Crispy sweet & sour cauliflower bites


Crispy sweet & sour cauliflower bites

Crispy deep-fried cauliflower with a sticky, tasty sweet and sour sauce . . . it’s definitely worth the hassle of labouring over a pan of hot oil when you fry this one up. Awesome for a snack while you’re watching the rugby, or a nibbles with drinks with your mates, or even as a naughty Saturday night dinner. Just make sure you serve it up straight away, because the crispiness doesn’t last long. And remember — it may be deep-fried but at the end of the day it’s still cauliflower, and you’re still eating veges, which is a win!


1 tbsp sesame oil
2 tsp neutral oil
3 cloves garlic, crushed
2 tsp finely grated ginger
1½ cups pineapple juice (or use water but pineapple is yummier)
¼ cup brown sugar
¼ cup soy sauce (a low-salt one if possible)
3 tbsp sweet chilli sauce
2½ tbsp cornflour mixed with ¼ cup water
3 tsp rice vinegar (or use lemon juice)
¼ tsp finely ground black pepper

1 head cauliflower, cut into small florets
1½ cups plain flour
1 tsp baking power
½ tsp baking soda
1½ tsp salt
¾ tsp finely ground black pepper
1½ cups cold water
500ml grapeseed or sunflower oil, for frying

TO MAKE IT GLUTEN FREE – use a GF flour blend without raising agent added and 1¾ cups water.


To make the sauce, add the oils to a medium-sized saucepan over a medium-low heat. Add the ginger and garlic and cook, stirring all the time, for 1 minute. Add the remaining sauce ingredients and stir to combine.

Increase the heat to medium and cook, stirring constantly, for a few minutes until it has thickened up. Take off the heat and set aside.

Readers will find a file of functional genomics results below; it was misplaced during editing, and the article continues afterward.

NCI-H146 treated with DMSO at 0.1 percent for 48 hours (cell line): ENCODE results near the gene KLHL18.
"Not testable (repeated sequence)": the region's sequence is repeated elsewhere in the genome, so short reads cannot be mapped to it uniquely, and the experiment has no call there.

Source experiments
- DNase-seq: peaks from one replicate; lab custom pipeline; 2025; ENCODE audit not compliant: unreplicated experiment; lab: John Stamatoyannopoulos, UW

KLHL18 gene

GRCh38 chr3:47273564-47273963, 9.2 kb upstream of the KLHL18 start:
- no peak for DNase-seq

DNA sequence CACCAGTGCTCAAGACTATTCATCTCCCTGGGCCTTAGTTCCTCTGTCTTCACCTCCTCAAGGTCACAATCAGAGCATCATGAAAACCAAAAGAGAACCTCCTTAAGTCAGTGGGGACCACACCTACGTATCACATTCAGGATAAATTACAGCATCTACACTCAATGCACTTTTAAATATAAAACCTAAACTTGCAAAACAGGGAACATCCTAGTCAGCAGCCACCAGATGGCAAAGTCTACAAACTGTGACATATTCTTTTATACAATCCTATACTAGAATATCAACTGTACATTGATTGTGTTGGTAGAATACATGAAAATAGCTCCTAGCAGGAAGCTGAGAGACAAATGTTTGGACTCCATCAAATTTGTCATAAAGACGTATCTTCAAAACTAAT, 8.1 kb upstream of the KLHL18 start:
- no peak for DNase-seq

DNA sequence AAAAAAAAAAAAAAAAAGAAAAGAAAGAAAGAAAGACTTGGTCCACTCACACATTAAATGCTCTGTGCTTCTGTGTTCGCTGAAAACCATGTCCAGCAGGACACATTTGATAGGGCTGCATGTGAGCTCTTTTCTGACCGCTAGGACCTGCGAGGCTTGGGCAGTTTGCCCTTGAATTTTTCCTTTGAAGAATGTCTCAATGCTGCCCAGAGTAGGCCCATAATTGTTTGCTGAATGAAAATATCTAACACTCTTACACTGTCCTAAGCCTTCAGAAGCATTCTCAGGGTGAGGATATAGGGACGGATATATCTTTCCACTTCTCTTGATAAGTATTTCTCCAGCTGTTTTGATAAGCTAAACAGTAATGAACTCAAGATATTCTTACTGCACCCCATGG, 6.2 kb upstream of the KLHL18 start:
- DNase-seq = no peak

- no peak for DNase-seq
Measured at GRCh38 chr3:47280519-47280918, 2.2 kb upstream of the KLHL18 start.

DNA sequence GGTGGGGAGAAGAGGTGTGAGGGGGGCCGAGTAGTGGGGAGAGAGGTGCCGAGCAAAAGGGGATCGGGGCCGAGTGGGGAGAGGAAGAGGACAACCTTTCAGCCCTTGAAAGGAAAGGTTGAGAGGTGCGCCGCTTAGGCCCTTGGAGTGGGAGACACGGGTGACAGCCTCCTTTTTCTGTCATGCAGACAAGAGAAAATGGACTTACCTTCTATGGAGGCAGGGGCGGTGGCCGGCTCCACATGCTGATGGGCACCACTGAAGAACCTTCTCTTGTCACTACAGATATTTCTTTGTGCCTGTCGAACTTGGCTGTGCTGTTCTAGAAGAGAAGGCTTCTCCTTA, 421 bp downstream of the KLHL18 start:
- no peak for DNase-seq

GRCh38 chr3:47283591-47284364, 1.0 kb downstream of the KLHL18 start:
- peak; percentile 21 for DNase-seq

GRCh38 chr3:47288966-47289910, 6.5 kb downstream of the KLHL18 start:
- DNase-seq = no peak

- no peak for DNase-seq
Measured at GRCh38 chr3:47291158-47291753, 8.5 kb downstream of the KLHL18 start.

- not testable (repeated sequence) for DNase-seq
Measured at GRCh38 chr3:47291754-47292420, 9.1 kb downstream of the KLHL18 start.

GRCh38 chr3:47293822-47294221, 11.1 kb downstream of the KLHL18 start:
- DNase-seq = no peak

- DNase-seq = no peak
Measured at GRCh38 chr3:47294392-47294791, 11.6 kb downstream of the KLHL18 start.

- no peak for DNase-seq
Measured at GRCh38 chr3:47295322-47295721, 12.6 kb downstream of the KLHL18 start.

To make the batter, place the flour, baking powder, baking soda, salt and pepper in a bowl. Add the water and stir with a fork until combined, but not totally smooth. Lots of little lumps are good because they make the best crispy bits when cooked.

Add the oil to a medium-sized saucepan over a medium-high heat and leave it to heat up for 5 minutes or so. To check if it’s ready for frying, dip the handle of a wooden spoon or the tip of a wooden chopstick into the oil — if it starts bubbling steadily, then the oil is hot enough for frying (see tips).

Place a wire rack on top of some paper towels on the benchtop, for the cauliflower to drain on when cooked. You’ll need to do the cauli in a few batches. One by one, using tongs, dip as many pieces of cauliflower as will fit in the pan into the batter, then very carefully drop into the oil. Cook for a few minutes, until deep golden brown and crunchy. Transfer to the rack while you cook the rest. To serve, you can either toss the cauli in the sauce just before serving (it will go soggy quickly), or have everyone spoon a little sauce onto their cauli or dip it into a bowl of sauce.


  • Serve as a meal with noodles or rice, and steamed greens of your choice.
  • Try to get a good-quality soy sauce or one with reduced salt; some of the
    cheaper ones are pretty thick and way too salty and can blow out the sauce.
  • If you have a thermometer, the oil needs to be around 180–190°C.